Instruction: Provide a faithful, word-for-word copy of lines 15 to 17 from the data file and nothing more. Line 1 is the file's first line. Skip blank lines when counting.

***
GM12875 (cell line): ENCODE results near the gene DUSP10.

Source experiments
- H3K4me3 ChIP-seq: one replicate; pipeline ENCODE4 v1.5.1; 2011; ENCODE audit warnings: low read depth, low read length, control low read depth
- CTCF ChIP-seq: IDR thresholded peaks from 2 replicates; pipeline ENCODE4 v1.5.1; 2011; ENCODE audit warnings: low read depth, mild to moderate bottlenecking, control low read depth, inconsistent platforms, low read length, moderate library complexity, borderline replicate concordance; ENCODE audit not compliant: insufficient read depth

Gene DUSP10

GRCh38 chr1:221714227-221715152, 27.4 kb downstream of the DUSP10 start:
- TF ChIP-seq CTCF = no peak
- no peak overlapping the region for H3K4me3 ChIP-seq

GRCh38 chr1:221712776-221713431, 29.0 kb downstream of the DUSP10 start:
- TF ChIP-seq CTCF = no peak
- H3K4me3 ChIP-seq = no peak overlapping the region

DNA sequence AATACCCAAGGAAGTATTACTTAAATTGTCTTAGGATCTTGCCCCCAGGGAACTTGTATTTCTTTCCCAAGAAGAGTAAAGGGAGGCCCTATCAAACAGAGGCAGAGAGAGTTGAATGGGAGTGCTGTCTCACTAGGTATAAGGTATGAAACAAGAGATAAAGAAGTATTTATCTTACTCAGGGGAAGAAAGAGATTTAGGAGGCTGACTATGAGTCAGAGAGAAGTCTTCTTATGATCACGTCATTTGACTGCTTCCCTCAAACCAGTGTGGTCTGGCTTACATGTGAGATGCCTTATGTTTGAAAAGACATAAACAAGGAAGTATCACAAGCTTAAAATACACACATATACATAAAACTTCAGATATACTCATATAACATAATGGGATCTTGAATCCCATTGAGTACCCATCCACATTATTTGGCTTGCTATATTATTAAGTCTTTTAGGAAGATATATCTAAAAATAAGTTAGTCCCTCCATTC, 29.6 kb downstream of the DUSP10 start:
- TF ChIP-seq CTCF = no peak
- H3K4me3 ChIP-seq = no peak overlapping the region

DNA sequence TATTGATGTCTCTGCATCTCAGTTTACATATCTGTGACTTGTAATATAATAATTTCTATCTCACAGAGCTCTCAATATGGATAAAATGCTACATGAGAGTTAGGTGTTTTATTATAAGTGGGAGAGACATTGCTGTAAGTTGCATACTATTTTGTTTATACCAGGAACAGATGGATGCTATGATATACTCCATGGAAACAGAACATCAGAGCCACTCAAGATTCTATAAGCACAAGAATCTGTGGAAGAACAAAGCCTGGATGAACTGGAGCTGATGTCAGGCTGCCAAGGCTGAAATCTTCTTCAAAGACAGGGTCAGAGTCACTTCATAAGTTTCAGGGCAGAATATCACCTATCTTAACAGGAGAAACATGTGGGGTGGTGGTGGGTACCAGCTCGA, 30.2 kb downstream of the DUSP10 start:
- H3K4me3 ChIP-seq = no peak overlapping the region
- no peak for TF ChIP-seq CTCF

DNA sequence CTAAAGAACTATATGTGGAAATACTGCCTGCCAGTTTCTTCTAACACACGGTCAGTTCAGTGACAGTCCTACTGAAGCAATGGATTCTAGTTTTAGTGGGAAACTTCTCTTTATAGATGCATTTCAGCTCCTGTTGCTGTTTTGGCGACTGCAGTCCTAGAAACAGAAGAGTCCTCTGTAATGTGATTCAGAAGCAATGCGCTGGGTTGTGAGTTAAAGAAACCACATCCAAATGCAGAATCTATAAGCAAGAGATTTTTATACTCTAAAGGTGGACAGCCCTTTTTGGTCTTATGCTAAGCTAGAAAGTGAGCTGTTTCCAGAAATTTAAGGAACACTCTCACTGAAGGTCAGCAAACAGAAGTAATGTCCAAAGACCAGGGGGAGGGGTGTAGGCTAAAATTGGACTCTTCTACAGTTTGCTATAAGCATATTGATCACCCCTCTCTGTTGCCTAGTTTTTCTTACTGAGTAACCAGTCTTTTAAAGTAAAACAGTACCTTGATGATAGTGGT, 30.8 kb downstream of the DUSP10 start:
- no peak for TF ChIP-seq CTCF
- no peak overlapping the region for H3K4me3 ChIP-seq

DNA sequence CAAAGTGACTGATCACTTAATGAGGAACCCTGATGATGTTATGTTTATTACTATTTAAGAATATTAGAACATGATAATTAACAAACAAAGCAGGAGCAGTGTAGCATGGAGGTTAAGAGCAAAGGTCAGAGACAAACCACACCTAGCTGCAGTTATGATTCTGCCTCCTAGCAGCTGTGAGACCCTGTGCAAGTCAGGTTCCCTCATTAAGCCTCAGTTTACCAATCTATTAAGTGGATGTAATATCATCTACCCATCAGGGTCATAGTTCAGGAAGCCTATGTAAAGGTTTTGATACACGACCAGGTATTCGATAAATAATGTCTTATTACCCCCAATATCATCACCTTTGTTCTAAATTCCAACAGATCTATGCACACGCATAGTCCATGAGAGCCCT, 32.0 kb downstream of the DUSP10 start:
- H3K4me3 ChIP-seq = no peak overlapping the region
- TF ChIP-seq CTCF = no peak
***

DNA sequence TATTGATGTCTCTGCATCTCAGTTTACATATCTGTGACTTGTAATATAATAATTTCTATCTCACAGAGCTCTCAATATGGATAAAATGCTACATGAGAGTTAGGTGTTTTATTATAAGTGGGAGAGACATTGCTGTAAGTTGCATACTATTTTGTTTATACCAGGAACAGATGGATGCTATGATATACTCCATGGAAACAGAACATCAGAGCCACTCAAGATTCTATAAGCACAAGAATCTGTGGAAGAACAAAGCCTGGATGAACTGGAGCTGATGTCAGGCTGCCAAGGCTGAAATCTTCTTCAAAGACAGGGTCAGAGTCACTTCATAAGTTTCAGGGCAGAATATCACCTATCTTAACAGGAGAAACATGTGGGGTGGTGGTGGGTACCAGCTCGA, 30.2 kb downstream of the DUSP10 start:
- H3K4me3 ChIP-seq = no peak overlapping the region
- no peak for TF ChIP-seq CTCF